From his clients who’ve filed, Danko said, “the reports that we’re getting back, for some folks is, I don’t know why I bothered.”

The Wildfire Assistance Program, is “not intended to cover all total losses for an individual or a household,” Norwood said. “It’s intended to meet those immediate unmet needs.”

Though she’s grateful the fund exists, Lucero said, a few thousand dollars per person is nothing, even to meet those immediate and most basic of needs.

“This is part of the issue, it’s just not enough money. And what we’re finding in the county is that we have so many basic unmet needs. People don’t have enough food. They don’t have shelter. They don’t have water,” she said. “So you can imagine if they don’t even have those needs met, it’s highly unlikely they’re trying to fill out some form online to maybe get some money. I think it sounds a little overwhelming.”

No end in sight

An aerial view of a neighborhood in Paradise destroyed by the Camp Fire in Nov. 2018.
(Justin Sullivan/Getty Images)

So much is overwhelming, still, even for survivors like Joseph Earley who, relatively speaking, is one of the luckier ones.

His family — his wife and son, mother and stepfather — all made it out of Paradise alive on this day last year. So did his friends. He doesn’t have the terrifying memories that a lot of people do, of being trapped in a car, unbearable heat and flames all around, on a gridlocked road, not knowing if he would make it out alive. He can afford a place to live, even if it feels nothing like home. He has work. And for all of that, he’s thankful.

But he also lost a lot. His home. His law office. His parents’ home. His town.

“The sense of loss, of losing everything that you’ve acquired your entire life, and your family has acquired,” he said. “I mean, we had generations of stuff. So, the depth of loss was extraordinarily deep. Unbelievably deep. And I never would have known what that could feel like.”

Driven by all those emotions, by anger, by duty, almost by a sense of survival, Earley joined a team of lawyers based in nearby Chico working to represent wildfire survivors against PG&E. That work now consumes his days.

It feels like the natural thing to do, the right thing, but it’s also taking a toll, one he didn’t expect.

“I just had no idea what it would be like to take on so many people’s losses,” he said. “Because I feel so deeply for every one of them.”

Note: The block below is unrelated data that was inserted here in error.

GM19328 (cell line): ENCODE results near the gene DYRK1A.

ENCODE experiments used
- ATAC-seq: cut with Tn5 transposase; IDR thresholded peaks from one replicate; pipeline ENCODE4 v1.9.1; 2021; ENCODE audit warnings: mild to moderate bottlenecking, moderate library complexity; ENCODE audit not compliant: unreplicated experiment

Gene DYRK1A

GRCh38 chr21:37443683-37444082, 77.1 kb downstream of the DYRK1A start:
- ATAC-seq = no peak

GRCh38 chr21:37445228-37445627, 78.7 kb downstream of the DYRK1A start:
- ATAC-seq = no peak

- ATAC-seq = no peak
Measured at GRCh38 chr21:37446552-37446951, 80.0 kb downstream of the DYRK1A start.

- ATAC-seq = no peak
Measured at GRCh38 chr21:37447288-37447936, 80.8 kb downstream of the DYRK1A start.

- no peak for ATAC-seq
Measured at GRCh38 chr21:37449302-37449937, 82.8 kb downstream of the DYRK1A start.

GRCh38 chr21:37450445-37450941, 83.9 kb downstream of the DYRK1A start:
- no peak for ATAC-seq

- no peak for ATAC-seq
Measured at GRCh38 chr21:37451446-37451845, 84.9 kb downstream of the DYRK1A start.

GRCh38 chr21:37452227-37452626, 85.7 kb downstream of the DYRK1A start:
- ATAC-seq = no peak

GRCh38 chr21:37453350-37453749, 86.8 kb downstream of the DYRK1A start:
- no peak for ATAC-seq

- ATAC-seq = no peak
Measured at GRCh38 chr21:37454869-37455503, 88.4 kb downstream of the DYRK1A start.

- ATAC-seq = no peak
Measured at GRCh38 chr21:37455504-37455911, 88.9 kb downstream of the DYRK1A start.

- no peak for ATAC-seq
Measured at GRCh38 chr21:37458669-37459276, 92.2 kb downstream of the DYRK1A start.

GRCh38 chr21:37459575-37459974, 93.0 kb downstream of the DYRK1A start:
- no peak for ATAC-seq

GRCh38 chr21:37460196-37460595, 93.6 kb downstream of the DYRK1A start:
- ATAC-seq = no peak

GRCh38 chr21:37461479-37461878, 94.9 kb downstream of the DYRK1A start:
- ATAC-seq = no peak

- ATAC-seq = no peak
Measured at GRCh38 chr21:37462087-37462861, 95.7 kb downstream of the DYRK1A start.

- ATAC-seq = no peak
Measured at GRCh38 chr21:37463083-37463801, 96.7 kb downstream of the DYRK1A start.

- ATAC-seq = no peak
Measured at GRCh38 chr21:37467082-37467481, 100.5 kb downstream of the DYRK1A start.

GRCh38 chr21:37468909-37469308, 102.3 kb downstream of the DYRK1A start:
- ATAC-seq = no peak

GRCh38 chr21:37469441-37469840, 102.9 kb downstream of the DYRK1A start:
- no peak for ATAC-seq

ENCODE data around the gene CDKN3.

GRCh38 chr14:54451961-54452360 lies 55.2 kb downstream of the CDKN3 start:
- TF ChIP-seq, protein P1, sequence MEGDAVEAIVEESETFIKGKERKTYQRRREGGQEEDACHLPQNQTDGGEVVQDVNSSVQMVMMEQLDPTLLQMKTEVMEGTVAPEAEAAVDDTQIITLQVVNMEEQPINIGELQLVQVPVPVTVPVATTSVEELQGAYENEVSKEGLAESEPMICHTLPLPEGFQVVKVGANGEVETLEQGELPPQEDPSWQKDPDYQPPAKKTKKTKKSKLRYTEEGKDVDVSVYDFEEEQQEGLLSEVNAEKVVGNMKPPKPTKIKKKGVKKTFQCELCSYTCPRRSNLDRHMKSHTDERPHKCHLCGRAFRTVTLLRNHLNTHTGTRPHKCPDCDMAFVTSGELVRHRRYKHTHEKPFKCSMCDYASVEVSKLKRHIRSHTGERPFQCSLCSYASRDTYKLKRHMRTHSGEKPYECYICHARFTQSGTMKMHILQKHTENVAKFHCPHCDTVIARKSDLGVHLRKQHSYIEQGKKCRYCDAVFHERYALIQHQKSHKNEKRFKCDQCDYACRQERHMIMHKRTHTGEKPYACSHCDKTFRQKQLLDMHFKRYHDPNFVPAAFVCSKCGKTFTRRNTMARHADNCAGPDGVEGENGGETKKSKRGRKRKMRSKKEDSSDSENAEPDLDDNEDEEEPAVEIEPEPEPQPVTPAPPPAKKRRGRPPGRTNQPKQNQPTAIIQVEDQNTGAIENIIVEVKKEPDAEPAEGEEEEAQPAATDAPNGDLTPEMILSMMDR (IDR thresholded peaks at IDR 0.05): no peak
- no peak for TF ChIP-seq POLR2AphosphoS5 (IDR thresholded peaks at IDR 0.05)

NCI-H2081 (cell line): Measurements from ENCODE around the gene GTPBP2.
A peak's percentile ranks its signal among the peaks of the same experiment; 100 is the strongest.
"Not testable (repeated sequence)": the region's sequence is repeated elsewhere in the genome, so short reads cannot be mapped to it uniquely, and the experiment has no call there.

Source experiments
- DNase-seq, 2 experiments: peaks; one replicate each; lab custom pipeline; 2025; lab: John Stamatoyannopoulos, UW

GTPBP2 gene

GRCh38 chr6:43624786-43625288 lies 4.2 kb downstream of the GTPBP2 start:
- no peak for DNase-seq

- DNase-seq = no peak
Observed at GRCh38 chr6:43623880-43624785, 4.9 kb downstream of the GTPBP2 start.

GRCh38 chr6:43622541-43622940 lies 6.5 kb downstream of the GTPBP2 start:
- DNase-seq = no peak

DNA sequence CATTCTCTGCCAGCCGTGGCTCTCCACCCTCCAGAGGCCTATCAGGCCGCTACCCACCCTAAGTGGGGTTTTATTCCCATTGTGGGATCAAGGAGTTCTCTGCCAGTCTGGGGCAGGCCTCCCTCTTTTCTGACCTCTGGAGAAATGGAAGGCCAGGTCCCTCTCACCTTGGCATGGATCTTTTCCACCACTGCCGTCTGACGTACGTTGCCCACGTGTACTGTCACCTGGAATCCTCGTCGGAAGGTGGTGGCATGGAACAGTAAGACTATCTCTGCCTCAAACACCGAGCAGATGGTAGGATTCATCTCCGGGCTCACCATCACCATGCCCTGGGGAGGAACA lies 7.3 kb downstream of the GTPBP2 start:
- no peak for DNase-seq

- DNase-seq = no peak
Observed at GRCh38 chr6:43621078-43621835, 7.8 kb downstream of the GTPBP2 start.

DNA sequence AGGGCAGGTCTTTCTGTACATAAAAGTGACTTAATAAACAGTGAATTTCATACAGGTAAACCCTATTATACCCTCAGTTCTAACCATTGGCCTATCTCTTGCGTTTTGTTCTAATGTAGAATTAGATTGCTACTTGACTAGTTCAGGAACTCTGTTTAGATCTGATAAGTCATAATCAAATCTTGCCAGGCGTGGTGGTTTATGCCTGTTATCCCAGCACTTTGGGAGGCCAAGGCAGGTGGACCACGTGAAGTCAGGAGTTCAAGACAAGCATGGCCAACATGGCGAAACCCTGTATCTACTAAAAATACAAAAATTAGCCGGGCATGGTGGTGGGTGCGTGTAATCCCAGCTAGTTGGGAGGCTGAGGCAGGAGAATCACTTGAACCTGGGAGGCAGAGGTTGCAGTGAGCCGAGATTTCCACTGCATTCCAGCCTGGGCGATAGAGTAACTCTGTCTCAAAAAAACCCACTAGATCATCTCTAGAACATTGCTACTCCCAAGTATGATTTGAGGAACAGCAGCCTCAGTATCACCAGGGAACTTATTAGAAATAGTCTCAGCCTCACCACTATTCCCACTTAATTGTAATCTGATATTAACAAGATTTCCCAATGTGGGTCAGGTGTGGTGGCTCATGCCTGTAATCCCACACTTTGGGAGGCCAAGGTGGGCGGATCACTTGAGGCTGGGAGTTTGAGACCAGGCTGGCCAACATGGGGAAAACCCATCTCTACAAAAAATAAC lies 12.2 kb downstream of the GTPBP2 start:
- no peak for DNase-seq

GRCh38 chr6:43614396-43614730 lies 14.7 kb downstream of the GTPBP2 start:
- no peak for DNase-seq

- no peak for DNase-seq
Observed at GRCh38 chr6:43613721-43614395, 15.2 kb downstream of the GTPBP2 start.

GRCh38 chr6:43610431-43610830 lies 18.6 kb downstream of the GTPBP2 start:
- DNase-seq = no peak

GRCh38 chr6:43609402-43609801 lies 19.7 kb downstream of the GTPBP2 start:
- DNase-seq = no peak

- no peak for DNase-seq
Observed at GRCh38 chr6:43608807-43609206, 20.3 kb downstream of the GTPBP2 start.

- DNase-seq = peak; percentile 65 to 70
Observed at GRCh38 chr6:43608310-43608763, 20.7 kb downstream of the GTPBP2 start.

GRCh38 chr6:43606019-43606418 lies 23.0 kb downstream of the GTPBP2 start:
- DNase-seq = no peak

So many of his clients lost as much or more than he did. Many lost family members in the fire. Many others were uninsured and had nothing to fall back on. Many are still living in FEMA trailers. Many don’t have jobs.

“It’s tragic. It’s tragic. And there’s no end in sight really,” Earley said. “It just keeps getting worse. Because it’s hard to get caught back up once you once you go deep. And just about everyone went deep financially just to survive, and then they never really recover.”

Paradise, then and now: (Top) A firefighter tries to prevent fire from spreading from one building to another on Nov. 8, 2018. (Bottom) The former location of a nursing home in Paradise, almost a year after the Camp Fire. (Justin Sullivan/Getty Images)

Even those who were insured are, almost across the board, finding out that their insurance money isn’t getting them that far. It might pay off the mortgage on their lot, which is now worth much less than it once was, but it’s not going to be enough for them to afford to build or buy a new house.

Because of that, Earley gets frustrated when he hears people say they don’t think they’re entitled to file a claim against PG&E because they got money from their insurance company.

“You were not insured for everything that you lost,” he said. “Even what you were insured for, there’s no way that’s enough to get you back.”

He wants everyone affected by the fire — everyone who lost a family member, everyone who lost a house, everyone who lost anything at all — to know that they can and should file a claim against the utility.

“I want PG&E to know what the value of the stuff that burned was. And not just them. I want every company who has the ability to destroy entire communities by not paying attention, [to know] what it costs in terms of property and lives,” he said. “So when they do their financial evaluation and make a financial decision, they always put the safety of the community first … They have to know what it costs to do something like this.”

Earley, like Mike Danko and Debra Lucero, is confident the deadline for people to file a Proof of Claim with PG&E will be extended. But even then, he said, it will still likely be 8 or 10 months, maybe a year, before survivors actually see that money.

“The recovery that we’re hoping for, and I believe very strongly will help people, it’s going to be a little bit too little, and it’s going to be definitely late,” Earley said. “I hope not too late. But late.”